NEW CASTLE, Delaware — The panel that sets Delaware's official financial projections increased its revenue estimates by about $20 million Monday, giving budget writers in the General Assembly a little more money with which to work.
The Delaware Economic and Financial Advisory Council boosted its revenue estimate for the current fiscal year to $3.71 billion, an increase of $15.4 million due primarily to a $12 million jump in estimated corporate income taxes.
While personal income tax withholding for the year was off by $6 million compared to April's estimate, refunds were $10 million less than previously expected, resulting in a net gain of $4 million. The panel knocked off $1 million from its previous $237.8 million estimate for gambling and lottery revenue, which is down 12 percent compared to last year.
For fiscal year 2014, which starts July 1, the council increased its revenue estimate by about $5 million to $3.73 billion, also due largely to corporate income taxes.
"Corporate profits are up, there's no doubt about it, and that's reflected in our numbers," said state finance secretary Tom Cook.
Officials are expecting corporate income tax revenue of $200 million this year, an increase of 68 percent over last year, as the economy continues to slowly recover. But that is still less than the $237 million in estimated gambling revenue, and not even half of the $566 million the state expects to take in from abandoned property this year.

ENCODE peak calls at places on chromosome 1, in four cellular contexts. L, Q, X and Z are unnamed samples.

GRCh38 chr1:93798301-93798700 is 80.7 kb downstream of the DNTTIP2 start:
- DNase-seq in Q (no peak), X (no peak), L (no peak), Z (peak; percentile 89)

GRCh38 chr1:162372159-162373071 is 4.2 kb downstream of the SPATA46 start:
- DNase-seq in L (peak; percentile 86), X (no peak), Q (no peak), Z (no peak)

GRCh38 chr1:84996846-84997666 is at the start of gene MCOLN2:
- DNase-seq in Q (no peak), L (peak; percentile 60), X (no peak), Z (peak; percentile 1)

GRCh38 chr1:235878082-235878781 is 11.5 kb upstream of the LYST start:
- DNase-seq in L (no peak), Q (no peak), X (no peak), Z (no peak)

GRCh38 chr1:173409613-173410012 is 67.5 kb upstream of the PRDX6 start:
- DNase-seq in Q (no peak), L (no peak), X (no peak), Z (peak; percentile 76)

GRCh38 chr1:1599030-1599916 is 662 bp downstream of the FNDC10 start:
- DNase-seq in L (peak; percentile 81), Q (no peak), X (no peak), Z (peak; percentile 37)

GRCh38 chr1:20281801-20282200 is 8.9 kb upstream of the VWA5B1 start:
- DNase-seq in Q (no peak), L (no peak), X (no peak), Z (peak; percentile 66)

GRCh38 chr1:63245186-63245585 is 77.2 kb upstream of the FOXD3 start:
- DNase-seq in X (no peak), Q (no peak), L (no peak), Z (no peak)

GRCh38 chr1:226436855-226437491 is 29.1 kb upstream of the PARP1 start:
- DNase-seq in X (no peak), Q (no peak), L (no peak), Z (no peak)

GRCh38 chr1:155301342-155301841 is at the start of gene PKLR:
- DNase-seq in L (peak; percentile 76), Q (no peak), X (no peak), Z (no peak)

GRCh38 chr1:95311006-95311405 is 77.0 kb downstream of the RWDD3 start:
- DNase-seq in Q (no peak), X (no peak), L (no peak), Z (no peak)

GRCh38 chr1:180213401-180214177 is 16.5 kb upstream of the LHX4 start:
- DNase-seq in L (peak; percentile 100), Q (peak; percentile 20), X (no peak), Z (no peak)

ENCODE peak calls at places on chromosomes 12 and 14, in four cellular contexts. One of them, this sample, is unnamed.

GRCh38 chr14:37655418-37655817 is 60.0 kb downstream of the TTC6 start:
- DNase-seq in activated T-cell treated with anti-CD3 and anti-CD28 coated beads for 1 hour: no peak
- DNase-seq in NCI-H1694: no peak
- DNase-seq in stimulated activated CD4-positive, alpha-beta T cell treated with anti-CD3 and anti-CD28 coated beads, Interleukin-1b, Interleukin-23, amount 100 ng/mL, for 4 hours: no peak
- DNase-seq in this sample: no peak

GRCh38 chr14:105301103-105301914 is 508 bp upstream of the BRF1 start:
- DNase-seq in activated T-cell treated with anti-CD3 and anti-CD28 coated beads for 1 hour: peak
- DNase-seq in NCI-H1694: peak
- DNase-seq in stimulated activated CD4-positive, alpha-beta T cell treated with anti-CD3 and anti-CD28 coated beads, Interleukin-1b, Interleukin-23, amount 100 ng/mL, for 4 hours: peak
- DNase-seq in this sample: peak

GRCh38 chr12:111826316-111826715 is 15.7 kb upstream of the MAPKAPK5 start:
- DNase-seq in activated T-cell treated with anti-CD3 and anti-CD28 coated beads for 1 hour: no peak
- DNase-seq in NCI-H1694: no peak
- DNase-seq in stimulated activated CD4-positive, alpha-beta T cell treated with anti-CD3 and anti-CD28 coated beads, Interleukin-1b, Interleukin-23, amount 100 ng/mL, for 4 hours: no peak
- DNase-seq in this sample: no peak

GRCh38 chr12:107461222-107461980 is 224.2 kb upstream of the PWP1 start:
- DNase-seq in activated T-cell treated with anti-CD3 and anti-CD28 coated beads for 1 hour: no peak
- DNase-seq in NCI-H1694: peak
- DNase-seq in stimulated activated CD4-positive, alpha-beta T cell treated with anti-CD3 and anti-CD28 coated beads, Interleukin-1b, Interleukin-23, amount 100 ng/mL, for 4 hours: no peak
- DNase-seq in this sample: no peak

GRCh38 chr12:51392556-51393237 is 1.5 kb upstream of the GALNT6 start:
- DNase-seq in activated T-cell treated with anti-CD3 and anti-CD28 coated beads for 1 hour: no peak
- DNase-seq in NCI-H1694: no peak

Because of Delaware's status as corporate headquarters for thousands of companies, abandoned property such as stocks and bonds, uncashed checks and unclaimed dividends is an important revenue source. State finance officials currently are preparing to sell $150 million in unclaimed stock after trying unsuccessfully to find the owners, Cook noted.
Members of the legislature's budget writing committee will use the updated revenue figures as they begin marking up Gov. Jack Markell's proposed budget for fiscal 2014. The Joint Finance Committee begins its markup process Tuesday. Last month, the DEFAC panel officially adopted a series of tax increases on which Markell based his spending plan.
Looking farther down the road, members of DEFAC agreed to trim $5 million from the unofficial gambling revenue estimate for fiscal 2015. The move, which could be followed by another $5 million decrease at DEFAC's September meeting, came after a discussion of gambling revenue led by William Fasy, chief operating officer for Delaware Park.
"Basically, it's the competition," Cook told fellow DEFAC members, pointing to new gambling venues in Maryland and Pennsylvania. "... By the time you get to '15, the competition, I think, is really going to hit hard."
Secretary of State Jeff Bullock said he was not comfortable with representatives of Delaware's three casinos, who constantly bemoan their financial situation and the amount of money they have to share with the state, making DEFAC's forecasts for gambling revenue.
Ken Lewis, head of the panel's revenue subcommittee, echoed Bullock's thoughts.
"The subcommittee is aware of your point and has the same reservations," he said.